Wimbledon 2013: Leading lady Laura Robson shows her liking for biggest stagees of all
Briton sweeps aside Russian world No 10 in straight sets in the heat of Court One
Andy Murray apart, nobody in British tennis responds to a big stage like Laura Robson. Put the 19-year-old in the sport's equivalent of a church hall production and you never know when she might fluff her lines. Put her in the tennis version of The Globe or the Old Vic and she can play even the leading lady off the stage.
Robson's latest virtuoso performance came in one of her favourite theatres. Court One was where the Briton won the Wimbledon junior title five years ago and she returned to add to a growing list of memorable triumphs on Grand Slam stages.
Her 6-3, 6-4 victory over Russia's Maria Kirilenko, the world No 10, was Robson's best result here and gives her an outstanding chance of making further progress. She next plays Colombia's Mariana Duque Marino, the world No 117, while her potential third-round opponent is China's Shuai Peng, the world No 26.
Just as she did in beating two Grand Slam champions, Kim Clijsters and Li Na, at last year's US Open, and another, Petra Kvitova, at the Australian Open in January, Robson rose magnificently to the challenge of taking on Kirilenko. She was able to bridge a gap of 27 places in the world rankings with a combination of big serves, bold groundstrokes and a willingness to chase every ball. When she got nervous on the brink of only her second senior victory at the All England Club she kept her cool in impressive fashion.
Kirilenko is an experienced campaigner with six singles titles to her name. The 26-year-old Russian has been in the form of her life and broke into the world's top 10 for the first time by reaching the quarter-finals at the French Open three weeks ago. She is also an accomplished grass-court player. Having reached the quarter-finals at Wimbledon last summer, she went one round better at the Olympics before losing to Victoria Azarenka in the bronze medal match.
The Russian is a big hitter, but on this occasion she found herself outgunned as Robson cracked 31 winners to her opponent's eight. The first set was close until Kirilenko dropped serve with a double-fault in the eighth game. Robson, having served out for the first set, played beautifully at the start of the second, breaking serve twice with a succession of bold attacking strokes.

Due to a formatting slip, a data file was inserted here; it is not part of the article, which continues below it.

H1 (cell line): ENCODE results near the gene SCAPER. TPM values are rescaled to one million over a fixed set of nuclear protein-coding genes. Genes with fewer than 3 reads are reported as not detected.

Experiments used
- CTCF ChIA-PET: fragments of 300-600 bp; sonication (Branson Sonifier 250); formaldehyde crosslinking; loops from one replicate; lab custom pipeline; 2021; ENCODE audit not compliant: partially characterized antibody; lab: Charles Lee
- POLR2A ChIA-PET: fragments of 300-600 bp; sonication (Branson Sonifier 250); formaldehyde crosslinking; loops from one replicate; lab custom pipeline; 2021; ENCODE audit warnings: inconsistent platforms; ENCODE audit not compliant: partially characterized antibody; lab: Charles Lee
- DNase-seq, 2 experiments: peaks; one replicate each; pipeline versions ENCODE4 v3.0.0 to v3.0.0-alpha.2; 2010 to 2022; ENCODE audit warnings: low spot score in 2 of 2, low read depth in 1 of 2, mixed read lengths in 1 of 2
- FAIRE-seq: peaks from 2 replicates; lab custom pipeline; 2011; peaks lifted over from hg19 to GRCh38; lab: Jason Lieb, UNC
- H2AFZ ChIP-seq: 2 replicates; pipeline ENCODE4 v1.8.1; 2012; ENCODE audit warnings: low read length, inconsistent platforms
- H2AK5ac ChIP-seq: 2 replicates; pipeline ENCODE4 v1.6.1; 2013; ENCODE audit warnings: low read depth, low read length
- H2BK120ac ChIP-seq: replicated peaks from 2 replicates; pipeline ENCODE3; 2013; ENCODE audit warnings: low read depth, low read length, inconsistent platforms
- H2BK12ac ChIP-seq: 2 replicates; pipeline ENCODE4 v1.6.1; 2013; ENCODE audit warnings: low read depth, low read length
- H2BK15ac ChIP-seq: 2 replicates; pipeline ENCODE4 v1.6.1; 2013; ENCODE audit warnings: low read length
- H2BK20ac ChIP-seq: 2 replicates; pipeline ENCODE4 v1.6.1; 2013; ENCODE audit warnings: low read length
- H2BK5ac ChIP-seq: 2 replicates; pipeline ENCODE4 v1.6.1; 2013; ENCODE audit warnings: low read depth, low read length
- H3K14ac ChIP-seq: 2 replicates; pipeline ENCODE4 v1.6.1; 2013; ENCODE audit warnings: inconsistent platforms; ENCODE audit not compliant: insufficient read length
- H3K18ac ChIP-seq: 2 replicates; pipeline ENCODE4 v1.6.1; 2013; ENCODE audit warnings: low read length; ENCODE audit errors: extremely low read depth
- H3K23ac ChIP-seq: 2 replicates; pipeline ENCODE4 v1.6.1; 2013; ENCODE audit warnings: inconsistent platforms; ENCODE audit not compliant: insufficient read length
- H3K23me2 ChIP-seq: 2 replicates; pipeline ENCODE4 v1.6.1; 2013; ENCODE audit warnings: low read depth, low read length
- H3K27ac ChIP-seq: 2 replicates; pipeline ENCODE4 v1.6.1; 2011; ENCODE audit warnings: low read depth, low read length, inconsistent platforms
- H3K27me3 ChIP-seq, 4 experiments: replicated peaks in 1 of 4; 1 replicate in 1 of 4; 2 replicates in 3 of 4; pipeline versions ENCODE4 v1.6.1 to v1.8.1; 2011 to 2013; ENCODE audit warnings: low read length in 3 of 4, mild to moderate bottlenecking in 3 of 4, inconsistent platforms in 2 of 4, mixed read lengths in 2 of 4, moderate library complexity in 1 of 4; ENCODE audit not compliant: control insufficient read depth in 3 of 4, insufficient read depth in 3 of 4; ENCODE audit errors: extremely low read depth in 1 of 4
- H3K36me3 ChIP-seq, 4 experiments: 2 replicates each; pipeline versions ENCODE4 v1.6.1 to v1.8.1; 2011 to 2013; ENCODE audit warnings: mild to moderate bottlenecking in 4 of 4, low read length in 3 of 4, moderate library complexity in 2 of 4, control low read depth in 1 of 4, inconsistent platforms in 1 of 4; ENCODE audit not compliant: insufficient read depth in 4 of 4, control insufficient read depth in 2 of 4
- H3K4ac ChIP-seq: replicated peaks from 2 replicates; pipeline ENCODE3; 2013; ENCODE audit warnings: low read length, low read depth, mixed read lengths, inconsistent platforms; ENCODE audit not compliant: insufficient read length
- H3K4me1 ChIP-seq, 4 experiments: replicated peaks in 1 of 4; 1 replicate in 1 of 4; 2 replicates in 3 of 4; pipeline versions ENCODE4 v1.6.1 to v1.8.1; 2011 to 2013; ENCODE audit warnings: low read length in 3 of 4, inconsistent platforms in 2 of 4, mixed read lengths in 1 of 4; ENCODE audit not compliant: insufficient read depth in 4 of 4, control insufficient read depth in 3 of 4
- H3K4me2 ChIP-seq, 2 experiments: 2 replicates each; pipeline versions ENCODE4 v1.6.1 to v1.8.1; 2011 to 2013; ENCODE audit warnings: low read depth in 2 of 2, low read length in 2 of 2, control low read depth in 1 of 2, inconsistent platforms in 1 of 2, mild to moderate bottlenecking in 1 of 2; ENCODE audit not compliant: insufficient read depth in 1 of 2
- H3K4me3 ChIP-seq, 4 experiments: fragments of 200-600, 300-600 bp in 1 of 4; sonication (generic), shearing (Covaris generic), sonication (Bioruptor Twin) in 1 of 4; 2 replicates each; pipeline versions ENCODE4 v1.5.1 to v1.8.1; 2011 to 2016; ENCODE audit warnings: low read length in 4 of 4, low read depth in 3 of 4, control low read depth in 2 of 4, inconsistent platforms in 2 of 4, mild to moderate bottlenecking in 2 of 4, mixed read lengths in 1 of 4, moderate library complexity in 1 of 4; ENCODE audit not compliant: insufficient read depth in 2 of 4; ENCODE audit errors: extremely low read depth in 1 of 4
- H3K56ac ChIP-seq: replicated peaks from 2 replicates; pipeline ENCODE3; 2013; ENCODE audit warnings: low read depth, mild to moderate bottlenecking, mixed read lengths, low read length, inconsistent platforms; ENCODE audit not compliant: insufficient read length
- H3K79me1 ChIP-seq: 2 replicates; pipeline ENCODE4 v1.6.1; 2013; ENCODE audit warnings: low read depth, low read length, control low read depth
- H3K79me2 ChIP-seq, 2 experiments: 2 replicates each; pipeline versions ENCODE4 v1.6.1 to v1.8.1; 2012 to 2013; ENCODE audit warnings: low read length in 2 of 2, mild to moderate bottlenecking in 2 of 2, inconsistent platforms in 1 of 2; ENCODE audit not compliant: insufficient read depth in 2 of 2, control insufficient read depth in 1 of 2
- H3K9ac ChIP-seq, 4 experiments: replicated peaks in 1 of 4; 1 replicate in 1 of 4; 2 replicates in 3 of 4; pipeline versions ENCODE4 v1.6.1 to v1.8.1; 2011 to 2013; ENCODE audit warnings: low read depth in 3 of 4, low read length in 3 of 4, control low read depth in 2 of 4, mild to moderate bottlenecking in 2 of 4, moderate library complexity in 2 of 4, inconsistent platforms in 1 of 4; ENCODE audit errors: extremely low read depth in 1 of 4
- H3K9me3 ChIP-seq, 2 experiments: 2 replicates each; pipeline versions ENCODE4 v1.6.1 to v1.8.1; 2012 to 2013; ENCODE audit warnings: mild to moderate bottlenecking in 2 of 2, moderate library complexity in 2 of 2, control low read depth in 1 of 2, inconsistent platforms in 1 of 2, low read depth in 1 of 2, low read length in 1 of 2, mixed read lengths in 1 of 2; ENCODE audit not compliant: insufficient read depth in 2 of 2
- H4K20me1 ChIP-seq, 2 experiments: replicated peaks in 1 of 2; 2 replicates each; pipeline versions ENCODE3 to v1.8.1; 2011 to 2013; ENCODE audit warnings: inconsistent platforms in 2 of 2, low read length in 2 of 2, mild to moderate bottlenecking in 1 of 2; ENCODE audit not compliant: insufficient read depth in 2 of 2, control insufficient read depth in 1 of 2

When Robson served at 4-1 and 40-15 the Briton was within five points of victory, but nerves momentarily got the better of her. Her big leftie serve, which is a major weapon when she is on song, can wobble under pressure and for the rest of the match she struggled to control her ball toss. Nevertheless, she was always composed enough to catch the ball rather than strike it at the wrong height and held firm, despite Kirilenko fighting back to 4-2 and holding serve for 4-3.
When Robson served a double-fault on the opening point of the next game it seemed that the Briton might be on the verge of imploding but she showed her character with an ace on the next point and then held serve with a big forehand winner down the line.
Serving for the match, Robson took her chance with four bold points in succession: a forehand winner, a winning serve hit wide to Kirilenko's backhand, a big forehand down the line which forced the Russian into a volley error, and finally a forehand winner which clipped the line. She greeted victory with a clenched fist and a smile as broad as Wimbledon Common.
Tara Moore went close to reaching the second round but was unable to mirror Robson's achievement, going down 7-5, 5-7, 7-5 after more than two and a half hours to Estonia's Kaia Kanepi, who as the world No 46 is ranked 148 places higher than the 20-year-old Briton.
On her Wimbledon debut, Moore levelled the match after losing a tight first set and then made another comeback from 3-0 down in the decider, at which point she took a medical time-out for treatment on her left knee, which she had strapped. The Briton broke back, saved one match point when she served at 4-5 and two more at 5-6, but on the fourth she put a forehand in the net under attack from Kanepi.
Heather Watson's Wimbledon ended in disappointment when she was beaten 6-3, 7-5 by Madison Keys, of the United States. Keys is one of the most exciting of a talented group of young Americans. Already No 52 in the world rankings, the strapping 18-year-old had too much power for Watson, who is still recovering from glandular fever, which kept her out for two months earlier this year. Watson, whose speed and athleticism are usually her greatest assets, led 4-2 in the second set but eventually ran out of steam. Nevertheless, she was desperately unlucky in the final game as Keys twice won points with balls that clipped the top of the net and toppled over on to her opponent's side of the court.
"I feel like my game isn't back yet," Watson said afterwards. "I don't think I served well today. I didn't have a high first-serve percentage. My reactions are slow. I'm not moving like I usually move, getting balls back. I don't feel like my game's there yet, so that will come back with time, time to practise. I have a big gap now to get the training in."
Plays Lu Yen-hsun (Taiw) in second round
Lost to Lu Yen-hsun (Taiw) 6-7, 6-4, 7-6, 7-6 in the first round
Lost to Jerzy Janowicz (Pol) 6-2, 6-2, 6-4 in the first round
Beat Maria Kirilenko (Rus) 6-3, 6-4 in first round
Lost to Madison Keys (US) 6-3, 7-5 in the first round
Lost to Kaia Kanepi (Est) 7-5, 5-7, 7-5 in the first round
Lost to Garbine Muguruza (Sp) 6-4, 6-0 in the first round
Lost to Jelena Jankovic (Serb) 6-2, 7-5 in the first round
Lost to Flavia Pennetta (It) 6-4, 6-1 in the first round
Lost to Camila Giorgi (It) 6-3, 6-4 in the first round
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